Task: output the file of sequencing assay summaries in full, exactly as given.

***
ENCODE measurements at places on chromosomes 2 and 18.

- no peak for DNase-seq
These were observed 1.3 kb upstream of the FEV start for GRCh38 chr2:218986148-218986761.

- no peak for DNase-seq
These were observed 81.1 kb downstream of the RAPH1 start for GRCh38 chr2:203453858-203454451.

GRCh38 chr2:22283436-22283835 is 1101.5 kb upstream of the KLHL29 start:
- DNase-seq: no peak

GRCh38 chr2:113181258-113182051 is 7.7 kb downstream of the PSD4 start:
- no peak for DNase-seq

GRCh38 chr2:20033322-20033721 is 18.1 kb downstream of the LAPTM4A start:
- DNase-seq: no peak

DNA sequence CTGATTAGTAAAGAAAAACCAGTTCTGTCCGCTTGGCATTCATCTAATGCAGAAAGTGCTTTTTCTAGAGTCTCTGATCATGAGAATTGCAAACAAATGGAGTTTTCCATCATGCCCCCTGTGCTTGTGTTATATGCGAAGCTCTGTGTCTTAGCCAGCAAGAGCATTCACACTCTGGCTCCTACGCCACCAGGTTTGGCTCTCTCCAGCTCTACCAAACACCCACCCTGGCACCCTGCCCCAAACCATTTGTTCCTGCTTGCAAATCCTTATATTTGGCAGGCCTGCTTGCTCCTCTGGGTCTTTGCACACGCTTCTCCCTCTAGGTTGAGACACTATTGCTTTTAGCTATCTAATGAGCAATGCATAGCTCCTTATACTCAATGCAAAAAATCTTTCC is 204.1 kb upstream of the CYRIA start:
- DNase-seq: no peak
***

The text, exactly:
ENCODE measurements at places on chromosomes 2 and 18.

- no peak for DNase-seq
These were observed 1.3 kb upstream of the FEV start for GRCh38 chr2:218986148-218986761.

- no peak for DNase-seq
These were observed 81.1 kb downstream of the RAPH1 start for GRCh38 chr2:203453858-203454451.

GRCh38 chr2:22283436-22283835 is 1101.5 kb upstream of the KLHL29 start:
- DNase-seq: no peak

GRCh38 chr2:113181258-113182051 is 7.7 kb downstream of the PSD4 start:
- no peak for DNase-seq

GRCh38 chr2:20033322-20033721 is 18.1 kb downstream of the LAPTM4A start:
- DNase-seq: no peak

DNA sequence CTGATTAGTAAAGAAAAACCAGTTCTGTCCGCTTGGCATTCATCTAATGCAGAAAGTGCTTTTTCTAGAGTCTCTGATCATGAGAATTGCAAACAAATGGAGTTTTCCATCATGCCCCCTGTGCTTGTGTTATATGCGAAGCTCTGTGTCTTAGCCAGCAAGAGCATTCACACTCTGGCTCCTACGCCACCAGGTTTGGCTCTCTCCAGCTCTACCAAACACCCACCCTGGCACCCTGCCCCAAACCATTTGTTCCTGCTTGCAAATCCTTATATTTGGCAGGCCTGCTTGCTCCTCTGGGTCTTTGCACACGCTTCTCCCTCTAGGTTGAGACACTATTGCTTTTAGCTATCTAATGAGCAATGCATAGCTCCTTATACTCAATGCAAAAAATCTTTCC is 204.1 kb upstream of the CYRIA start:
- DNase-seq: no peak